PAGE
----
Around the World in Eighty Days

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    Yinka Shonibare, Man on Unicycle and Janice Kerbel, 80 Nights, 2006, installation shot, courtesy of the SLG, photo: Mauricio Guillen

    London
    Around the World in Eighty Days
    ICA/South London Gallery
    May 24–July 16, 2006

    Presented across two major venues in London, “Around the World in Eighty Days” used Jules Verne’s novel of the same name as a starting point for “considering art, history, and the social construction of places, spaces. and identities, from both a local and global perspective.” Through the book’s particular perspective of the nineteenth century colonialist era, this exhibition-as-a-journey investigated London in terms of how the city’s diverse and ever-shifting artist population reflects its history of migration and internationalism.The exhibition included a somewhat peculiar selection of artists, ranging from interesting emerging artists based in the UK, such as Rosalind Nashashibi, Alexandre da Cunha, and Francis Upritchard, to standard post-colonialist stalwarts such as Zineb Sedira and Yinka Shonibare. Whether the artist population is reflective of society at large in these terms is a significant question, but perhaps more relevant is whether the diverse nature of London’s artistic community is really grounds enough for such a large-scale exhibition.

    Embarking on our journey at the ICA’s presentation, Mona Hatoum’s work Map (1999) consisted of a large map of the world configured from countless glass marbles placed on the floor. Knocked around by the comings and goings of visitors,the map was designed to gradually shift and dissipate over the eighty-day duration of the exhibition, and so comment on the fluidity of geographical boundaries. However, the organizers had surrounded the work with a museum-style cordon that prevented visitors from getting close to it, negating the intention of the work in the process. There were a couple of highlights to the show, including Runa Islam’s captivating short film First Day of Spring (2005) and also da Cunha’s fancifully kitschy sculptures of flags Velour Series (2005–6). But in general, the exhibition design left little opportunity for works to come into their own. The walls of the galleries were painted blue, with short excerpts from Verne’s novel presented throughout in gold vinyl text. The intention was no doubt to give a sense of being in another era, journeying through a piece of fiction and through a geographical setting. Visually speaking, the design was overly dominant and at times ran the risk of eclipsing the exhibited works.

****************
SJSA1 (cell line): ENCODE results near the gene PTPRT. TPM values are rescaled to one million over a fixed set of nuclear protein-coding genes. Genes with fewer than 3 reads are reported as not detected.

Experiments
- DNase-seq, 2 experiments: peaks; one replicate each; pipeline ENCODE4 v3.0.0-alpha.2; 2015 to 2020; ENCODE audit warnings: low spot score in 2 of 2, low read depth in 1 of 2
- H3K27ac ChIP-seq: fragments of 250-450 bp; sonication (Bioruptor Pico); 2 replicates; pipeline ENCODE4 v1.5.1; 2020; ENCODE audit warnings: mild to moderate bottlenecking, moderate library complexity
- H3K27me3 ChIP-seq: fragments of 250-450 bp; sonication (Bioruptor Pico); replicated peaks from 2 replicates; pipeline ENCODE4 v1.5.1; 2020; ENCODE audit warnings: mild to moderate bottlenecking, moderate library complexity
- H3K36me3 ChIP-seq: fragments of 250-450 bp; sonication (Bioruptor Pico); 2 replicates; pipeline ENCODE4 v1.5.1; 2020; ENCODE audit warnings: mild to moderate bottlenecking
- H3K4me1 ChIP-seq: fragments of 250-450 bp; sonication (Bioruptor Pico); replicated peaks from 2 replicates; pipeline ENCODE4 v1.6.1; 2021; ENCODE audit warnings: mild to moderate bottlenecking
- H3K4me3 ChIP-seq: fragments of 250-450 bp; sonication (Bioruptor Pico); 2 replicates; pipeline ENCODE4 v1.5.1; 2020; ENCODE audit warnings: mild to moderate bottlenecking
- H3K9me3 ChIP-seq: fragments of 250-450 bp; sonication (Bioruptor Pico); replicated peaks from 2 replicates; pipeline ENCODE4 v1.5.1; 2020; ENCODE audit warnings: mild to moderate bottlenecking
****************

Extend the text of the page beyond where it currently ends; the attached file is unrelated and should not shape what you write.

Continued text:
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    Mona Hatoum, Map, 2006, installation shot, courtesy of ICA, photo: Willoughby Cunningham

    The South London Gallery’s presentation was noticeably stronger, mainly due to the curators’ closer, discursive relationship with participating artists. The gallery was cleanly divided into sections for sculptural and wall-based works, and a space for video. Unfortunately, the blue backdrop was again dominant, and the show only included a few strong works. Shonibare presented Man on a Unicycle (2005), another of his sculptural works illustrating his ongoing concern with African identity and its relationship to Europe’s colonial past.

    Initiated by Jens Hoffmann, the outgoing head of exhibitions at the ICA, the exhibition is the first in a series that takes renowned works of fiction as a point of departure. My main concern with “Around the World in Eighty Days” was that it was formulated in a way that was too much about illustrating the grand ideas it was aiming to tackle. The exhibition also claimed to focus on artists born outside the UK but currently based in London. However, not all the artists met this description — Yinka Shonibare was born in London and Rosalind Nashashibi in Surrey, for example. Did the exhibition intend to “racialize” the practitioners involved in order to highlight a certain ethnic diversity? It is too easy, and perhaps unfair, to see Around the World cynically as a box-ticking exercise in presenting cultural diversity. But in some ways it did visibly define in ethnic terms many of its participants — a common problem in many British public institutions today. It even presented a clear generational divide in methodology used to investigate tropes of globalization, with the older generation here being interminably preoccupied with representing postcolonial identity and the younger exploring more nuanced fields of inquiry.